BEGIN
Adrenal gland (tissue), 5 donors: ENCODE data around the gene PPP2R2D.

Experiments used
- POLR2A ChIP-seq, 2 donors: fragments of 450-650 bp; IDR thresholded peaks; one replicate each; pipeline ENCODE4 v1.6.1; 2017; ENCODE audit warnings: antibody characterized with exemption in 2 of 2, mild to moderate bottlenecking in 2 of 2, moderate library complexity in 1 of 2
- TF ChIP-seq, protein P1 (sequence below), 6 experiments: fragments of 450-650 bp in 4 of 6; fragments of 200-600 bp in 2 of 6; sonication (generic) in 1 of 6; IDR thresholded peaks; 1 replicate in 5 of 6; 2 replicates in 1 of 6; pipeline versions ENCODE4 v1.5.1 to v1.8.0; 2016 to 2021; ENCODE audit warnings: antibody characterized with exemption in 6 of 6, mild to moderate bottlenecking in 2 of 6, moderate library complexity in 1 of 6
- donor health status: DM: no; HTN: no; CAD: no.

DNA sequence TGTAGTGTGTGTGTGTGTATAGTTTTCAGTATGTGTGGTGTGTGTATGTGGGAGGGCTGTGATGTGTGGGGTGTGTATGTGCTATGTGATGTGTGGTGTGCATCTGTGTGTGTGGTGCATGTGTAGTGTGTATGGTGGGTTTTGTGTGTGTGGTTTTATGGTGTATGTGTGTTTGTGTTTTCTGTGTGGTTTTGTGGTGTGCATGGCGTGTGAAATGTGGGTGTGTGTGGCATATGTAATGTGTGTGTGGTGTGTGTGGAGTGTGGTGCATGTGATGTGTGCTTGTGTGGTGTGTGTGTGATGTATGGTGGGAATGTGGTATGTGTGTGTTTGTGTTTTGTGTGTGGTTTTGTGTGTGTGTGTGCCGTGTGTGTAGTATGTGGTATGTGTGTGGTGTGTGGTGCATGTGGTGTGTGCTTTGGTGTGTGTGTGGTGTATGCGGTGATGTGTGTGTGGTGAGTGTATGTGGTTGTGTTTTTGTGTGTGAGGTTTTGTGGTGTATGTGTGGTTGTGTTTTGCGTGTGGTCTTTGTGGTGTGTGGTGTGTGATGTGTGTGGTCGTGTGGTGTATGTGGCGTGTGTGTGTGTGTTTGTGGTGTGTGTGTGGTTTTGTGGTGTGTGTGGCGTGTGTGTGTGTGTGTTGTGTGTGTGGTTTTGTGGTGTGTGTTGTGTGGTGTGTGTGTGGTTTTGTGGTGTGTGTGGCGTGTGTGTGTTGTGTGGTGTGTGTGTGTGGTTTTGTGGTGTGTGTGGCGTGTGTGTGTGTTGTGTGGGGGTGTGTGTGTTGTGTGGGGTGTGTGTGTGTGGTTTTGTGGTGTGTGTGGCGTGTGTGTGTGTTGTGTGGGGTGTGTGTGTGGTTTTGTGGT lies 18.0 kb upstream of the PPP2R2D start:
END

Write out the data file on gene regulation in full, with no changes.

Adrenal gland (tissue), 5 donors: ENCODE data around the gene PPP2R2D.

Experiments used
- POLR2A ChIP-seq, 2 donors: fragments of 450-650 bp; IDR thresholded peaks; one replicate each; pipeline ENCODE4 v1.6.1; 2017; ENCODE audit warnings: antibody characterized with exemption in 2 of 2, mild to moderate bottlenecking in 2 of 2, moderate library complexity in 1 of 2
- TF ChIP-seq, protein P1 (sequence below), 6 experiments: fragments of 450-650 bp in 4 of 6; fragments of 200-600 bp in 2 of 6; sonication (generic) in 1 of 6; IDR thresholded peaks; 1 replicate in 5 of 6; 2 replicates in 1 of 6; pipeline versions ENCODE4 v1.5.1 to v1.8.0; 2016 to 2021; ENCODE audit warnings: antibody characterized with exemption in 6 of 6, mild to moderate bottlenecking in 2 of 6, moderate library complexity in 1 of 6
- donor health status: DM: no; HTN: no; CAD: no.

DNA sequence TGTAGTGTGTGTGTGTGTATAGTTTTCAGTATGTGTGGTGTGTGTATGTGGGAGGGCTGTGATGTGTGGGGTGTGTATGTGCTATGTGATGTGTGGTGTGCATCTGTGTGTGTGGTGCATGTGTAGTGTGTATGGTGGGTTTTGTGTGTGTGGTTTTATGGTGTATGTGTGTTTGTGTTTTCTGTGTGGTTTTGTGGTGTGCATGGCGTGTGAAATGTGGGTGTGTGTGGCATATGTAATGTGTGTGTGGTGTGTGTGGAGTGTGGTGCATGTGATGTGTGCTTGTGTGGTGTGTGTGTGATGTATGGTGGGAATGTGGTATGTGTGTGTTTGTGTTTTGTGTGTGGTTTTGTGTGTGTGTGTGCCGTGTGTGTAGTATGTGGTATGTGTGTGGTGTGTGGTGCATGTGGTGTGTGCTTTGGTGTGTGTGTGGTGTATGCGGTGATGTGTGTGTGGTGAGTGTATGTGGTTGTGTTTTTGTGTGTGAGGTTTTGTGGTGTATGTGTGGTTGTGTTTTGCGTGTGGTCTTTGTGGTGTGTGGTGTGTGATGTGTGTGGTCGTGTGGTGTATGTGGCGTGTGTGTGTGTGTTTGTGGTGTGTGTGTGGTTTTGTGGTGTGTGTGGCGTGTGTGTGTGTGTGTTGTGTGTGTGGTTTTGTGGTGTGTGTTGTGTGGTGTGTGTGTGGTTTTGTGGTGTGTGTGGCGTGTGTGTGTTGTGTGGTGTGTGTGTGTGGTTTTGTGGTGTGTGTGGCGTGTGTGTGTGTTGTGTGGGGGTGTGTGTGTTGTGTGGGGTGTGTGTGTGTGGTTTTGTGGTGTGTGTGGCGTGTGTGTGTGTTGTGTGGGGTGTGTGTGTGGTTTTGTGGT lies 18.0 kb upstream of the PPP2R2D start: